L. Frank Baum.

Aunt Jane's Nieces in Society online

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ever knew what it cost Uncle John for the wonderful decorations at the
church and home, for the music, the banquet and all the other details
which he himself eagerly arranged on a magnificent scale and claimed was
a part of his "wedding present."

When it was all over, and the young people had driven away to begin the
journey of life together, the little man put a loving arm around Beth
and Patsy and said, between smiles and tears:

"Well, my dears, I've lost one niece, and that's a fact; but I've still
two left. How long will they remain with me, I wonder?"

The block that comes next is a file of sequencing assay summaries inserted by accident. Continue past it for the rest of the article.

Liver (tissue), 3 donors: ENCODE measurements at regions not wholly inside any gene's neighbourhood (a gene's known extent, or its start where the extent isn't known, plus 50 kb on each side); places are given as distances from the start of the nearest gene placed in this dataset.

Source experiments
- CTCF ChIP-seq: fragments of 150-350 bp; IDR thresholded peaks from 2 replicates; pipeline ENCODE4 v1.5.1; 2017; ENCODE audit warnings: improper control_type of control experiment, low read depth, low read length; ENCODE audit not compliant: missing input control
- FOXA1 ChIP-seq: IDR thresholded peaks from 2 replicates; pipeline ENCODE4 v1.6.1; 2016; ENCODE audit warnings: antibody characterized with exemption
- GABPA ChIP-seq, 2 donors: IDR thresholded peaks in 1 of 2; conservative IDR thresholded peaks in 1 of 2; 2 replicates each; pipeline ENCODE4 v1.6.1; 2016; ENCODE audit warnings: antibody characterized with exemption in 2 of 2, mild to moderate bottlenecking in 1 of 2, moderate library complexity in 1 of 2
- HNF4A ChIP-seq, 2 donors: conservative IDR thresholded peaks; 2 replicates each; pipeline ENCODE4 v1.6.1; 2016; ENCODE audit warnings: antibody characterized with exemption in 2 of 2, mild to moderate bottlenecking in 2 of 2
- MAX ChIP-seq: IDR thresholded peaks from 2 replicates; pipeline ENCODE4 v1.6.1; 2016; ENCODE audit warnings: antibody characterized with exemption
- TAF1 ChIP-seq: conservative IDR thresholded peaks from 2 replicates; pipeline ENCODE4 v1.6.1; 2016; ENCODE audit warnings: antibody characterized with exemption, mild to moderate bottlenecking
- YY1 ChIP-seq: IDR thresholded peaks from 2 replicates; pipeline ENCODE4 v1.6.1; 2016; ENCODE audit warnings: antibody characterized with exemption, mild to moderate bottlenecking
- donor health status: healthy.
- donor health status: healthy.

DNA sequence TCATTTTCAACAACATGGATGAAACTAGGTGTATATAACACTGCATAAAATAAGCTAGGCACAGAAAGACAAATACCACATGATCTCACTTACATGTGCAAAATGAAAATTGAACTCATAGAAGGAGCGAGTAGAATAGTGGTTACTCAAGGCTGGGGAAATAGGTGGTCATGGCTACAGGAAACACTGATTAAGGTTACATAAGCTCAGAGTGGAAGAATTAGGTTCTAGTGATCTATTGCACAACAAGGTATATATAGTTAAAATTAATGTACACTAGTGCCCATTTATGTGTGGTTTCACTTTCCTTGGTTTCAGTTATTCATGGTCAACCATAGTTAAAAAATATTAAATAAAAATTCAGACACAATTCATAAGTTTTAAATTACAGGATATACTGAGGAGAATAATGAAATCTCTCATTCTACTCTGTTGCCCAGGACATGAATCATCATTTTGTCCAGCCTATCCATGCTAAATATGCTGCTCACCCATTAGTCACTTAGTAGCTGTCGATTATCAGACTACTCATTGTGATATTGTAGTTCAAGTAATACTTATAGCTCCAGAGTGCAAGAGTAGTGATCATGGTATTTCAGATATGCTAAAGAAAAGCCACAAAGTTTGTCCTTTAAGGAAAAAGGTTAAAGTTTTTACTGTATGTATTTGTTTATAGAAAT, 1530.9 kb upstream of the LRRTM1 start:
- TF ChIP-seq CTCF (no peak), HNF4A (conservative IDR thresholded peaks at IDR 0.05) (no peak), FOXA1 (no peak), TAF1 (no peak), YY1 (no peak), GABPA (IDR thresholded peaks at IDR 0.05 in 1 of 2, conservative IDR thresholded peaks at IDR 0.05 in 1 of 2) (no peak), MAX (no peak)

"Dear me, Uncle John," said practical Patsy; "your necktie's untied and
dangling; like a shoestring! I hope it wasn't that way at the wedding."

"It was, though," declared the Major, chuckling. "If all three of ye get
married, my dears, poor Uncle John will come to look like a scarecrow
- and all that in the face of swell society!"

"Aren't we about through with swell society now?" asked Mr. Merrick,
anxiously. "Aren't we about done with it? It caused all our troubles,
you know."

"Society," announced Beth, complacently, "is an excellent thing in the
abstract. It has its black sheep, of course; but I think no more than
any other established class of humanity."

"Dear me!" cried Uncle John; "you once denounced society."

"That," said she, "was before I knew anything at all about it."


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Online LibraryL. Frank BaumAunt Jane's Nieces in Society → online text (page 11 of 11)